Film - Under Electric Clouds

Under Electric Clouds

Steve Taylor-Bryant has never seen a Russian film before so, in his odyssey to educate himself better in foreign film-making, he watched Under Electric Clouds, part of the Dare category at the BFI London Film Festival...

I love film festival season. At film festivals you get the odd gem of a film that makes it to full release, think of Beat Beneath My Feet. You also get the odd film that you know will go on to critical acclaim, that contains the Hollywood elite and that sets up as a launch pad for a directors career, think of Birdman. Then you get what I call Festival Films around the office. These are the type of films that you will only ever see at a film festival and Under Electric Clouds is one of these titles. You won’t seek this film out on DVD, if it gets a DVD release, and you probably won’t get it on your television, even with 900 channels. This however doesn’t mean that the film doesn’t deserve recognition.

Under Electric Clouds is a tough watch. Not a bad tough watch, it’s just not the usual type of film that I normally sit through and therefore my concentration levels were pushed to the maximum but, once the film synced with my psyche and became easier to watch, what director Alexei German Jr has produced is nothing short of beautiful, possibly epic. Under Electric Clouds had no real linear style to it, more a jigsaw of pieces that had to be put in the right places before you could appreciate the whole. The building, an abandoned skyscraper that was never quite finished, sits in the background as seven sets of characters have stories which develop separately and yet are linked. These character plays work as standalone tales and there is quite the pool of people to watch, a disgraced Oligarch’s heirs who are brother and sister, a non-Russian speaking construction worker, a real estate lawyer, a museum guide whose job is threatened, a young kidnapped girl, and an architect and all their differing lives. And yet they all have the one link – The Building.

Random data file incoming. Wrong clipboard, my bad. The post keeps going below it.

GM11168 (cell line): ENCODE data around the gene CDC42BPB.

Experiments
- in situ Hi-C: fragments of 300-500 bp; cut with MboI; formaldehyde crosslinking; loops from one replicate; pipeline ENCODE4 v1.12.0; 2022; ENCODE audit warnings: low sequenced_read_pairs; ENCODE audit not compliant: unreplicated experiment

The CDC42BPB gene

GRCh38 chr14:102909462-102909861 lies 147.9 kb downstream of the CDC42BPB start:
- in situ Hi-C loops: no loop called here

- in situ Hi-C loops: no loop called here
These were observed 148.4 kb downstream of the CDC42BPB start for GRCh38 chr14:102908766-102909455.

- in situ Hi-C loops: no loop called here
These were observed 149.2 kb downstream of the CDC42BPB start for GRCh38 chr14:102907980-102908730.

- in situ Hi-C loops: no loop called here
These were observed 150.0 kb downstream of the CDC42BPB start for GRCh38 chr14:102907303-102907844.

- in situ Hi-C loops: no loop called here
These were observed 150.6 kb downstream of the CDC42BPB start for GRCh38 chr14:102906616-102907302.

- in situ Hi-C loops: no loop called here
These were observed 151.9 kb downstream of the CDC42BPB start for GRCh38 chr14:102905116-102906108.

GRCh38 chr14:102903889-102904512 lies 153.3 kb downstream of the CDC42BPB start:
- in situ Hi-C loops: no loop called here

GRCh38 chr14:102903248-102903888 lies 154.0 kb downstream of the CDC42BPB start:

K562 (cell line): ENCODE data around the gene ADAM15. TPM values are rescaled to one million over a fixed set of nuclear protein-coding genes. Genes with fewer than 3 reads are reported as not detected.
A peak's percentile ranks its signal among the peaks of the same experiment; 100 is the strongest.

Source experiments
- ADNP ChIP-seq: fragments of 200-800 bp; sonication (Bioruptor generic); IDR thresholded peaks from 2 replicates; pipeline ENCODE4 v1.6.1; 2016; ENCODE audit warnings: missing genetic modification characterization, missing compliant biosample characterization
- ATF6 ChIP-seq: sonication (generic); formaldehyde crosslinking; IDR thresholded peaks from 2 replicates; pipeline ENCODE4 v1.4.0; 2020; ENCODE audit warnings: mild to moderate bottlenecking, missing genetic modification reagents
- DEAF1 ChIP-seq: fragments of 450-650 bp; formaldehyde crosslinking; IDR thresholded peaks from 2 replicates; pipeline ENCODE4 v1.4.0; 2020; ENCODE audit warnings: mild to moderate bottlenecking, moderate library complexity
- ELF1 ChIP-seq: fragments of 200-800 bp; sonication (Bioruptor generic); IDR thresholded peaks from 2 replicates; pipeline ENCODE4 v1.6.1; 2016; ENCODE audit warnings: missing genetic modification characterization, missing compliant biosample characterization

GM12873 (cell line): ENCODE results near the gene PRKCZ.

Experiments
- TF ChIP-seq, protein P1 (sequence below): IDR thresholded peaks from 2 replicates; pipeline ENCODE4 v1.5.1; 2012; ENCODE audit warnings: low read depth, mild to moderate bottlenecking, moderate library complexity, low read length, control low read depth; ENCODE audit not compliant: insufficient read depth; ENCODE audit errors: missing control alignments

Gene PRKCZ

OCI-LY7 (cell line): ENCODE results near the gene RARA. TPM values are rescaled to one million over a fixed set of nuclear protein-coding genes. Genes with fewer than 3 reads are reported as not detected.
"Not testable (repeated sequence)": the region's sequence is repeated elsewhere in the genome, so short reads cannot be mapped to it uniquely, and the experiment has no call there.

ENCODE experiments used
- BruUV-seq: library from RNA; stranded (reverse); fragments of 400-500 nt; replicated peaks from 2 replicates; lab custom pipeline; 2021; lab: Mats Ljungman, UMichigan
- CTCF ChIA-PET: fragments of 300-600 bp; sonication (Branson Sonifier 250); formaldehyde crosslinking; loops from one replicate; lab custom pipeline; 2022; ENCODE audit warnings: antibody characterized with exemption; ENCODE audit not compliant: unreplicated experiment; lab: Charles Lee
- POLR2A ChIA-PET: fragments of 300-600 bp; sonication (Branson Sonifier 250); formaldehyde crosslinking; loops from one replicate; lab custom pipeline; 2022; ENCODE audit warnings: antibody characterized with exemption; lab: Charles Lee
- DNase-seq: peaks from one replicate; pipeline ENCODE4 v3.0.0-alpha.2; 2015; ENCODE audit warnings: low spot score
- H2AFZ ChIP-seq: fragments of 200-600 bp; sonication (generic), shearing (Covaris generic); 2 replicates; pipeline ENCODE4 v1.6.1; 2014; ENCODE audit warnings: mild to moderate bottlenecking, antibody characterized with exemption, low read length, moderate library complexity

Whilst some of the stories don’t seem to make any sense, the link is quite clever and German touches on many subjects as his vision plays out. The conflict between Russia’s past and Russia’s future, corruption, crime, drug addiction, pop culture and politics all get a look in and are written in such a way that the information seems to seep into your mind as the characters’ lives move on rather than being a blatant political statement or explanation and I liked that an awful lot.

Under Electric Clouds tries to do something different, maybe even innovative, and succeeds in the main. I did find it difficult to get into at the beginning, not that I blame German for that, but had I grasped what was happening earlier I think my enjoyment would have been flawless. If you want something that tests you as you watch, if you something that is beautifully filmed, if you want something that is almost anti-Hollywood in every way with its writing and structural style then Under Electric Clouds should be on your list.

Image - BFI.

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